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#9. Big Blue Squid's Who Dunnit Launch Campaign

MarketingSherpa Summary:
Big Blue Squid's in-house marketing team created this launch campaign on a shoestring budget proving you can do successful viral marketing on your own -- if you're exceptionally clever and in tune with your niche marketplace. In this case, the underwater diving community....

Agency - in-house
Client/company - Big Blue Squid
Brand campaign was conducted for - Big Blue Squid
Launch date of campaign - Jan 24 2005
Target audience/demographic - UK & Ireland divers, no age, skill or diving interest restrictions

Campaign Goal:
Our goal was to build our e-mail list and increase brand awareness primarily in the UK and Ireland but also mainland Europe. Our company is only six months old so following initial advertising in the niche press associated with diving in the UK, our plan was to cut advertising spend and develop a one-to-one relationship with divers and their clubs by providing a strong brand and free information to improve their underwater photography. To do this we aimed to hold a contest that would deeply involve people and take a high degree of response thereby ruling out the majority of 'one click contest entrants'.

The campaign was modeled on a popular 'Who Dunnit' board game where entrants are given puzzles. By solving the puzzles they receive clues. Out of 21 possible clues, the entrants collect 18. The three remaining are the answer to the 'mystery'. All those entrants getting the right answer are entered into a draw for a Sony camera with underwater housing and accessories. While complex in design and certainly more complex than average for users to understand the contest solved a wide range of advertising problems for us. The instructions were kept to a minimum before asking people to sign up but all the instructions were available on the website for those wanting all the information right away. After signing up, entrants received their welcome email with direct instructions on what to do next. This got people involved without trying to explain too much too quickly. Our only measurements were site stats and e-mail addresses collected. We set a marketing budget of 550 pounds and put every penny into buying a high value prize. We decided on a Sony camera with housing and all the accessories plus five runner up prizes of diving destination guides. Finally we added that every successful entrant would receive 10gbp off any order over 100gbp. The choice of prize was based on studying the competition and watching what brand attracted the most attention.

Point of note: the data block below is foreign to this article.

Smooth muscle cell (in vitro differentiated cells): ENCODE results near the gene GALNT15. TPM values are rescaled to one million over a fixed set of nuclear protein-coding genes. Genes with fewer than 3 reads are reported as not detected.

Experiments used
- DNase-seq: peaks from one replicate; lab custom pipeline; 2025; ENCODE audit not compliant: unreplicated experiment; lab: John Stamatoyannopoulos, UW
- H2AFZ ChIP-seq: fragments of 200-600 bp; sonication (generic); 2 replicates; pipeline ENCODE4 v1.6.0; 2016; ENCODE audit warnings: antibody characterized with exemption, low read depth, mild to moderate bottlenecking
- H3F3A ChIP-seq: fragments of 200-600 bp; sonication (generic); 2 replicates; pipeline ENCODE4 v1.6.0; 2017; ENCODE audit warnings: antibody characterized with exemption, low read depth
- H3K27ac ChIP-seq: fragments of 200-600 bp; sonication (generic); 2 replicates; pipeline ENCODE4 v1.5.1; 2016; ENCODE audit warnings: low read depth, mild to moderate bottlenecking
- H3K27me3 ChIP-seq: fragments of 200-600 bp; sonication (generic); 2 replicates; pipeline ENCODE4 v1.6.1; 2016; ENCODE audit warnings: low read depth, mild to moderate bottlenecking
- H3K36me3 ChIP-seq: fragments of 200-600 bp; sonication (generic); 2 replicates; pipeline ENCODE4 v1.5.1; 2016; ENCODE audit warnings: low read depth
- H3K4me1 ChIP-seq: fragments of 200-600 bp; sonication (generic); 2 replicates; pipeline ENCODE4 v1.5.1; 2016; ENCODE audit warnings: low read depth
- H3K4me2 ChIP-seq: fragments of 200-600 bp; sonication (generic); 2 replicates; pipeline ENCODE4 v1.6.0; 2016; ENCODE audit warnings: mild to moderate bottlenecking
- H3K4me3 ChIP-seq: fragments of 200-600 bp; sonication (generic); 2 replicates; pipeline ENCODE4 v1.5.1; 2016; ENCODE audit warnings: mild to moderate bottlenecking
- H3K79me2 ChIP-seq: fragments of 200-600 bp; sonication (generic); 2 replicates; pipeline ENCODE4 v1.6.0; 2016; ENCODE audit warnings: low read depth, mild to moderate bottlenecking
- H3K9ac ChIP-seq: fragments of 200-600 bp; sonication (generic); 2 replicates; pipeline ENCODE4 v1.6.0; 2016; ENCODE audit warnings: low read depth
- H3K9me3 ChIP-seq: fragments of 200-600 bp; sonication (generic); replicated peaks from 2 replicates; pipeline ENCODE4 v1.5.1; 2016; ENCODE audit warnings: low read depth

Seed Strategy:
With all our money spent on the prizes we approached the three largest online websites for underwater photography. The plan was to give entrants 3 clues out of a possible 9 in their welcome email. Another 6 would be available on the website, one appearing each week in the form of a puzzle, e.g. an anagram. 3 more clues would be available on our partner sites. First of all this brought every entrant back to our site 6 times in six weeks. Secondly, every entrant visited our partners sites and searched their forums for the bonus clue. To see the final 6 clues, entrants must tell their friends to sign up and see what clues they receive. If they were totally stuck for friends or their friends received the same clues they could also share clues on our own forum. The key to this campaign was getting advertising on the three partner sites for at least one week each. The normal cost of this would be in the tens of thousands but we got it completely free. By having our advert and press release on each partner site, they were feeding each other visitors by the need to search for the bonus clues during the contest. In essence, everyone who signed up, regardless of which site they came from, had to visit the other sites to get all the clues. It also meant we could send out a total of nine competition emails and a minimum of one newsletter to everyone who signed up over an eight week period.